The word EMIT takes a single ASCII representation on the stack, using the low-order byte only, and prints the character at your terminal. For example, in decimal:
65 EMIT↵ A ok
66 EMIT↵ B ok
The word TYPE prints an entire string of characters at your terminal, given the starting address of the string in memory and the count, in this form:
( addr u -- )
We’ve already seen TYPE in our number-formatting definitions without worrying about the address and count, because they are automatically supplied by #>.
Let’s give TYPE an address that we know contains a character string. Remember that the starting address of the terminal input buffer is returned by TIB? Suppose we enter the following command:
TIB #TIB @ TYPE
This will type 15 characters from the terminal input buffer, which contains the command we just entered:
TIB #TIB @ TYPE↵ TIB #TIB @ TYPE ok
Let’s digress for a moment to look at the operation of .”. At compile time, when the compiler encounters a dot-quote, it compiles the ensuing string right into the dictionary, letter-by-letter, up to the delimiting double-quote. To keep track of things, it also compiles the count of characters into the dictionary entry. Given the definition
: TEST ." sample " ;
and looking at bytes in the dictionary horizontally rather than vertically, here is what the compiler has compiled:
If we wanted to, we could type the word “SAMPLE” ourselves (without executing TEST) with the phrase
' TEST >BODY CELL+ 1+ 7 TYPE
' TEST >BODY
gives us the body address of TEST,
offsets us past the address and the count, to the beginning of the string (the letter “s”), and
types the string “sample.”
That little exercise may not seem too useful. But let’s go a step further.
Remember how we defined LABEL in our egg-sizing application, using nested IF…THEN statements? We can rework our definition using TYPE. First let’s make all the labels the same length and “string them together” within a single definition as a string array. (We can abbreviate the longest label to “XTRA LRG” so that we can make each label eight characters long, including trailing spaces.)
: "LABEL" ." REJECT SMALL MEDIUM LARGE XTRA LRGERROR " ;
Once we enter
' "LABEL" >BODY CELL+ 1+
to get the address of the start of the string, we can type any particular label by offsetting into the array. For example, if we want label 2, we simply add sixteen (2 x 8) to the starting address and type the eight characters of the name:
16 + 8 TYPE
Now let’s redefine LABEL so that it takes a category-number from zero through five and uses it to index into the string array, like this:
: LABEL 8 * ['] "LABEL" >BODY CELL+ 1+ + 8 TYPE SPACE ;
Recall that the word [‘] is just like ‘ except that it may only be used inside a definition to compile the address of the next word in the definition (in this case, “LABEL”). Later, when we execute LABEL, bracket-tick-bracket followed by to-body will push the body address of “LABEL” onto the stack. The number corresponding to CELL+ 1+ is added, then the string offset is added to compute the address of the particular label name that we want.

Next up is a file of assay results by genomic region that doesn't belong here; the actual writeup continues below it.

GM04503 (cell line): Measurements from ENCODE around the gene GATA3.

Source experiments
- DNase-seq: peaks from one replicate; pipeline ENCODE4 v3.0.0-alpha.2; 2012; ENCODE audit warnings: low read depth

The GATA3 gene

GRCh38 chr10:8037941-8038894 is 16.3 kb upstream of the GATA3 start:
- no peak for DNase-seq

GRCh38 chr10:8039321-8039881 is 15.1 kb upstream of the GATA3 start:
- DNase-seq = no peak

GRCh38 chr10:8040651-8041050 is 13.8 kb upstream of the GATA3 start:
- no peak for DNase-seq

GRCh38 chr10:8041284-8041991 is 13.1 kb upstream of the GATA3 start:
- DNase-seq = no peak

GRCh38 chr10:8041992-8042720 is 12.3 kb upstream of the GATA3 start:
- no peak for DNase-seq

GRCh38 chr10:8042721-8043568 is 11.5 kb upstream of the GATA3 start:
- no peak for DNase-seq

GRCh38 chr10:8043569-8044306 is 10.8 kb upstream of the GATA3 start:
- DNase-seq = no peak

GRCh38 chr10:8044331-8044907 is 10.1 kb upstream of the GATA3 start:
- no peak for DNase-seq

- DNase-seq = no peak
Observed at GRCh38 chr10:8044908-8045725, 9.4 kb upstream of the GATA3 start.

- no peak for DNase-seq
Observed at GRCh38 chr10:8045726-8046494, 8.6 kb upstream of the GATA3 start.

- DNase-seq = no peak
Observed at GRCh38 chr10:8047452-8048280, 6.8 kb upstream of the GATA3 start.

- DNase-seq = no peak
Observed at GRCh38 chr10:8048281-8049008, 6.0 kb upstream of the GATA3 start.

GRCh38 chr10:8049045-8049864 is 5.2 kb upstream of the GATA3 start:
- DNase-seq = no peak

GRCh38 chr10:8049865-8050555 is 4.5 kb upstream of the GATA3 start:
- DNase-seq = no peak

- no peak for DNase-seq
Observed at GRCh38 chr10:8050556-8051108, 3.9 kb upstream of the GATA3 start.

This kind of string array is sometimes called a “superstring.” As a naming convention, the name of the superstring usually has quotes around it. Note that this method is in practice never used, as the same result can be had with the completely portable ANS Forth word C”, as follows:
: "LABEL" C" REJECT SMALL MEDIUM LARGE XTRA LRGERROR " ;
: LABEL 8 * "LABEL" 1+ + 8 TYPE SPACE ;
Our new version of LABEL will run a little faster because it does not have to perform a series of comparison tests before it hits upon the number that matches the argument. Instead it uses the argument to compute the address of the appropriate string to be typed.
Notice, though, that if the argument to LABEL exceeds the range zero through five, you’ll get garbage. If LABEL is only going to be used within EGGSIZE in the application, there’s no problem. But if an “end user,” meaning a person, is going to use it, you’d better “clip” the index, like this:
: LABEL 0 MAX 5 MIN LABEL ;
( addr u — )
Transmits u characters, beginning at address, to the current output device.
Outputting Strings from Disk
We mentioned before that the word BLOCK copies a given block into an available buffer and leaves the address of the buffer on the stack. Using this address as a starting-point, we can index into one of the buffer’s 1,024 bytes and type any string we care to. For example, to print line 0 of block 1, we could say (assuming you’ve executed USE blocks.forth)
CR 1 BLOCK 64 TYPE↵
To print line eight, we could add 512 (8 x 64) to the address, like this:
CR 1 BLOCK 512 + 64 TYPE
Before we give a more interesting example, it’s time to introduce a word that is closely associated with TYPE.
( addr u1 — addr u2 )
Eliminates trailing blanks from the string that starts at the address by reducing the count from u1 (original byte count) to u2 (shortened byte count).
Handy Hint: A Random Number Generator
This simple pseudo-random number generator can be useful for games, although for more sophisticated applications such as simulations, better versions are available.
( Random number generation -- High level )
VARIABLE rnd HERE rnd !
: RANDOM rnd @ 31421 * 6927 + DUP rnd ! ;
: CHOOSE ( u1 -- u2 ) RANDOM UM* NIP ;
where CHOOSE returns a random integer within the range 0 = or < u2 < u1.
Here’s how to use it:
To choose a random number between zero and ten (but exclusive of ten) simply enter
and CHOOSE will leave the random number on the stack.
-TRAILING can be used immediately before the TYPE command so that trailing blanks will not be printed. For instance, inserting it into our first example above would give us
CR 1 BLOCK 64
The following example uses TYPE